Jim walks towards the kitchen across NEEM main street.
There once were four radar stations across south Greenland. They formed part of the Distant Early Warning line, or DEW line during the cold war. Two of these stations were on the Greenland ice sheet, Dye-2 and Dye-3. In 1981 the T-shirt available in the store at Dye-3 read: “Dye-3, Does the wind blow there? – No, it sucks.” Somehow this phrase stuck in the authors mind, probably because it comes in handy on a day like this at NEEM.
Weather has been really bad, with strong winds and a lot of blowing snow. People could only open the kitchen door with great care to stop the wind from blowing it off the hinges. Some work was done inside the garage, but otherwise it made no sense to stay outside for extended periods. It appears that most of Greenland has been hit by this strong weather. Our FOM told us that the C5 galaxy bringing in joint NEEM and Summit cargo from the US had to attempt landing in Kangerlussuaq twice due to strong winds, and that all civilian traffic was cancelled. Needless to say, that the planned flight to NEEM today was cancelled too.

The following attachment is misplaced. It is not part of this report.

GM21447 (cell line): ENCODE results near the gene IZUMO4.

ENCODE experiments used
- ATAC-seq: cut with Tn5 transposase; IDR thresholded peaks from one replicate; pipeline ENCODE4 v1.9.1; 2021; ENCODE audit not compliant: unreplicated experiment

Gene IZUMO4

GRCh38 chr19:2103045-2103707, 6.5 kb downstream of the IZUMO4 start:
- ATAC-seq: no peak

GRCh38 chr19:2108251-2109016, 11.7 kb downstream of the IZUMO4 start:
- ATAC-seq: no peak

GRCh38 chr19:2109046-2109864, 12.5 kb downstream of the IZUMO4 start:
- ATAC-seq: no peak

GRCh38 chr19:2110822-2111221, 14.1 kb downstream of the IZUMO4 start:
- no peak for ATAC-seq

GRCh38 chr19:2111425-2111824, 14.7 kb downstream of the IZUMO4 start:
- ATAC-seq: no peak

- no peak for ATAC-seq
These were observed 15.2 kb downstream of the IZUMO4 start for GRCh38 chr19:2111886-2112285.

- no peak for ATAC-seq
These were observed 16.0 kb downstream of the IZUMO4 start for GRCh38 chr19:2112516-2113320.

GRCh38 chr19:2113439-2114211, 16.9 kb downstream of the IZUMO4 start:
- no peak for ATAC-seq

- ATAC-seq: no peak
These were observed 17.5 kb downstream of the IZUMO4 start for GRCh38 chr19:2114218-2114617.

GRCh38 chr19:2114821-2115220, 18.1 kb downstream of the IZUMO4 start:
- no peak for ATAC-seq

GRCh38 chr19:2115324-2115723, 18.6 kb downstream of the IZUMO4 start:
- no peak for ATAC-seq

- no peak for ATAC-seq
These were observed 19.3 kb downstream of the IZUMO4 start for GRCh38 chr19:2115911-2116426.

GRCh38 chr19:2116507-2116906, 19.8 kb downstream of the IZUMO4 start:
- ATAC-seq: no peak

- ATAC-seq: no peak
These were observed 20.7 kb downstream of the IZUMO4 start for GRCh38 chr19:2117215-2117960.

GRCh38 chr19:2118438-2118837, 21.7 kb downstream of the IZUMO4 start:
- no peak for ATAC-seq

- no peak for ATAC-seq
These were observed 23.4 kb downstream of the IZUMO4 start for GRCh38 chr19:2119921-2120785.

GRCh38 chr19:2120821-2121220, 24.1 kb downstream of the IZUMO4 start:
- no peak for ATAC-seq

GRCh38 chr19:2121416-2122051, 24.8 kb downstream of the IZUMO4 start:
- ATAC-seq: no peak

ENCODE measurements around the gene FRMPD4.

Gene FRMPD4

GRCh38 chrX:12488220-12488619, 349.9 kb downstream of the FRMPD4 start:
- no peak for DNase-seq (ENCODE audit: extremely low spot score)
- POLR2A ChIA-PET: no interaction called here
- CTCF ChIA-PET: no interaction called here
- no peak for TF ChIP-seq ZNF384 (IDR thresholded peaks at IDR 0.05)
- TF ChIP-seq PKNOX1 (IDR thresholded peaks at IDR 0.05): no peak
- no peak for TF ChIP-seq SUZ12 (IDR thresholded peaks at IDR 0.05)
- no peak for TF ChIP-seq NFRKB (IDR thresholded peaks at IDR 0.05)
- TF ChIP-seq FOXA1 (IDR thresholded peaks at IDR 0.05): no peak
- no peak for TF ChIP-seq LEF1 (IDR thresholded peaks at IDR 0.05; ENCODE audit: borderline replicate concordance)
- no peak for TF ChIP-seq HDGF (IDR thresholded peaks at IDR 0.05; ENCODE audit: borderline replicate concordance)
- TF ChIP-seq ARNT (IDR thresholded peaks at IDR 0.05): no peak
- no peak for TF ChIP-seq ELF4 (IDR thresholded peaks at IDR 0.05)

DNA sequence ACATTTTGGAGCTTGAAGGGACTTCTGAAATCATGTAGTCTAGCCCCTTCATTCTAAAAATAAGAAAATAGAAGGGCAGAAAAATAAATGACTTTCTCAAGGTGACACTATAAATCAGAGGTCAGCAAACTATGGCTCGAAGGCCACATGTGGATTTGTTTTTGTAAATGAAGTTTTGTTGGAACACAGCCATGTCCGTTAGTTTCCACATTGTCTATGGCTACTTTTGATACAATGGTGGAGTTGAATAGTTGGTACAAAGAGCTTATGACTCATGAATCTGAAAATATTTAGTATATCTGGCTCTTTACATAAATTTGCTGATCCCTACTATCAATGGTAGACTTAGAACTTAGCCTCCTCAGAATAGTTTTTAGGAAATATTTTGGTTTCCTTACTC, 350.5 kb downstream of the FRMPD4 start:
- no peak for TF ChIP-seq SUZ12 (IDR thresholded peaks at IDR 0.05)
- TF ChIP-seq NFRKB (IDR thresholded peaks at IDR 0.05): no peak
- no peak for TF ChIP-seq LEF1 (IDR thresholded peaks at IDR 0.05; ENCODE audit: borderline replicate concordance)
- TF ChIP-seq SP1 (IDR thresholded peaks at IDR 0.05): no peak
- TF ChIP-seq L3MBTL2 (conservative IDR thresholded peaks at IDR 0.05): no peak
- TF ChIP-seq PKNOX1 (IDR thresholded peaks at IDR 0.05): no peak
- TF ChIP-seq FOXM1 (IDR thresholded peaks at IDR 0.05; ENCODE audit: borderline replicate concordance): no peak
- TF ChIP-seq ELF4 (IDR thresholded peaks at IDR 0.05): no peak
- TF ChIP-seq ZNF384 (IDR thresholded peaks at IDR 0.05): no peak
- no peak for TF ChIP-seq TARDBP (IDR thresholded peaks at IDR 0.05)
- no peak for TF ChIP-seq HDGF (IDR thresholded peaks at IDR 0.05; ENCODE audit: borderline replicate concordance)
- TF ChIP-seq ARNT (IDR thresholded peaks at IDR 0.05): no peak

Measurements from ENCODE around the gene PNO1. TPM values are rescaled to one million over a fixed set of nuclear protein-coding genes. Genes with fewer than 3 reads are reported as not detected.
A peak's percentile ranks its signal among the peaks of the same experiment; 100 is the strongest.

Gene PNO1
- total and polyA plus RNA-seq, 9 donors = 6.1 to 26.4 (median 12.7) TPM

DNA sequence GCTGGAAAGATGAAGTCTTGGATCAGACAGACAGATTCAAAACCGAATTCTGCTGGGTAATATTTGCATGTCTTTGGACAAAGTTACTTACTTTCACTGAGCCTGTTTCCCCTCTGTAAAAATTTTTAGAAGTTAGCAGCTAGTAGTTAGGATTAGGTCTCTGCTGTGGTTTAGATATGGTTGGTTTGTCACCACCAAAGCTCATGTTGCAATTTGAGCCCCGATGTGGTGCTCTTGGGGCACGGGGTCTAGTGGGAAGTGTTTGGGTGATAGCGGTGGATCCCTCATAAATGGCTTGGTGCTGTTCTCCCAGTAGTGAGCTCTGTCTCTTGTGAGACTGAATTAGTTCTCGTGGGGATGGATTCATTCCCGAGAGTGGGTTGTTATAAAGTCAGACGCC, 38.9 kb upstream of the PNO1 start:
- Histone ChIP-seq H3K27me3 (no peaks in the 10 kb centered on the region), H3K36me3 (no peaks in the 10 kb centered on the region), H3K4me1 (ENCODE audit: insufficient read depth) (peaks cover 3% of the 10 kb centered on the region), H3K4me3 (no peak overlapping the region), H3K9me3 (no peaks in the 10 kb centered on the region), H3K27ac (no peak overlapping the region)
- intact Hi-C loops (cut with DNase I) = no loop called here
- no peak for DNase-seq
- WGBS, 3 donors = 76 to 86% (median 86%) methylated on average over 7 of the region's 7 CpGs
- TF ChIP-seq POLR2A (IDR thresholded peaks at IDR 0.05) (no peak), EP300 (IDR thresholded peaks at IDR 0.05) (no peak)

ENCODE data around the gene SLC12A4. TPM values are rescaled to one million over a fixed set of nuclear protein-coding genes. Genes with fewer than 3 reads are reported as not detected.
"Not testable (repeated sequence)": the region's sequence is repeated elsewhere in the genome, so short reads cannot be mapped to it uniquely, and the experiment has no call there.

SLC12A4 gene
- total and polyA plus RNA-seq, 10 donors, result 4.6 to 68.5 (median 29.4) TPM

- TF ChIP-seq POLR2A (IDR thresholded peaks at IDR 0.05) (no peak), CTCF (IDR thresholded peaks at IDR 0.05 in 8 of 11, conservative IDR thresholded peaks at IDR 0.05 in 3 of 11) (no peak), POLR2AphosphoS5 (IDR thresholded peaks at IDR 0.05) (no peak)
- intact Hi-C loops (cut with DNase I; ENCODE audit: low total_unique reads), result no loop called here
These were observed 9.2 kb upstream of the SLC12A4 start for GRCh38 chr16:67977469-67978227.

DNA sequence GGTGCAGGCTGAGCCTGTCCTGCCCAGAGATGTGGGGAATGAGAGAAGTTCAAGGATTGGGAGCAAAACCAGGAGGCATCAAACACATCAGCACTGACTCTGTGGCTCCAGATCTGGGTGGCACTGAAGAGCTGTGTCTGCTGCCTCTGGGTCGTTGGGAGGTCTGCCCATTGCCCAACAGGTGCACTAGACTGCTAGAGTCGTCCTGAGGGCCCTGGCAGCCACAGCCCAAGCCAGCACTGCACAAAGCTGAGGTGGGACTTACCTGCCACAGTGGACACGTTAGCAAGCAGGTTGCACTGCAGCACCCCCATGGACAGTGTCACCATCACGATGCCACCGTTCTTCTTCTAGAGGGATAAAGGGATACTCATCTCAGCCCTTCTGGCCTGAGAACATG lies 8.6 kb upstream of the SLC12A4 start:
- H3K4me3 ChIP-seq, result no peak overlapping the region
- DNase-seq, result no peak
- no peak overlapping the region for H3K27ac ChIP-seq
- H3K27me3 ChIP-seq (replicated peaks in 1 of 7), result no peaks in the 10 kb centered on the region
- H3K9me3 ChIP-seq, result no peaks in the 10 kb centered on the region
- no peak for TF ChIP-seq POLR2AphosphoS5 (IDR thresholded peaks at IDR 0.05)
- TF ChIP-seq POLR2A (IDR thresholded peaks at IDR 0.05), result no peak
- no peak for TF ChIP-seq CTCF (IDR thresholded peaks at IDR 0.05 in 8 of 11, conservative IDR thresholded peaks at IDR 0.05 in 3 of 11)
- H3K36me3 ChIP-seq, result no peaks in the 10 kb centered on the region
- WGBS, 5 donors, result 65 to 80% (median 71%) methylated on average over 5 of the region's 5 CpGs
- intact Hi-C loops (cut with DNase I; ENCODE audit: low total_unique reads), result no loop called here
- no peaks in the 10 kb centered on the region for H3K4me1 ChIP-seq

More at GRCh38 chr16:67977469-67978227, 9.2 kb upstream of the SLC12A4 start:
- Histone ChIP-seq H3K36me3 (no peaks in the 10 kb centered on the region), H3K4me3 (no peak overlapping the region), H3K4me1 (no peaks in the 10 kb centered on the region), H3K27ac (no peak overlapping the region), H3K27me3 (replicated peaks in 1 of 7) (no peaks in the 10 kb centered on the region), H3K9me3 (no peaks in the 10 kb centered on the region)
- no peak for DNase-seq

Three of our departing boys cooked us a lovely dinner: Nasi Goreng, an Indonesian meal.
What we have done today:
- Waiting for better weather.
- Keeping basal functions going in camp.
- Making some preliminary work inside the garage.
Weather: All day overcast, -7 to -4 C, winds at 20-35 knots from S. Poor contrast and visibility up to 200 m. Snow and blowing snow, large snowdrifts forming.
FL, J.P. Steffensen
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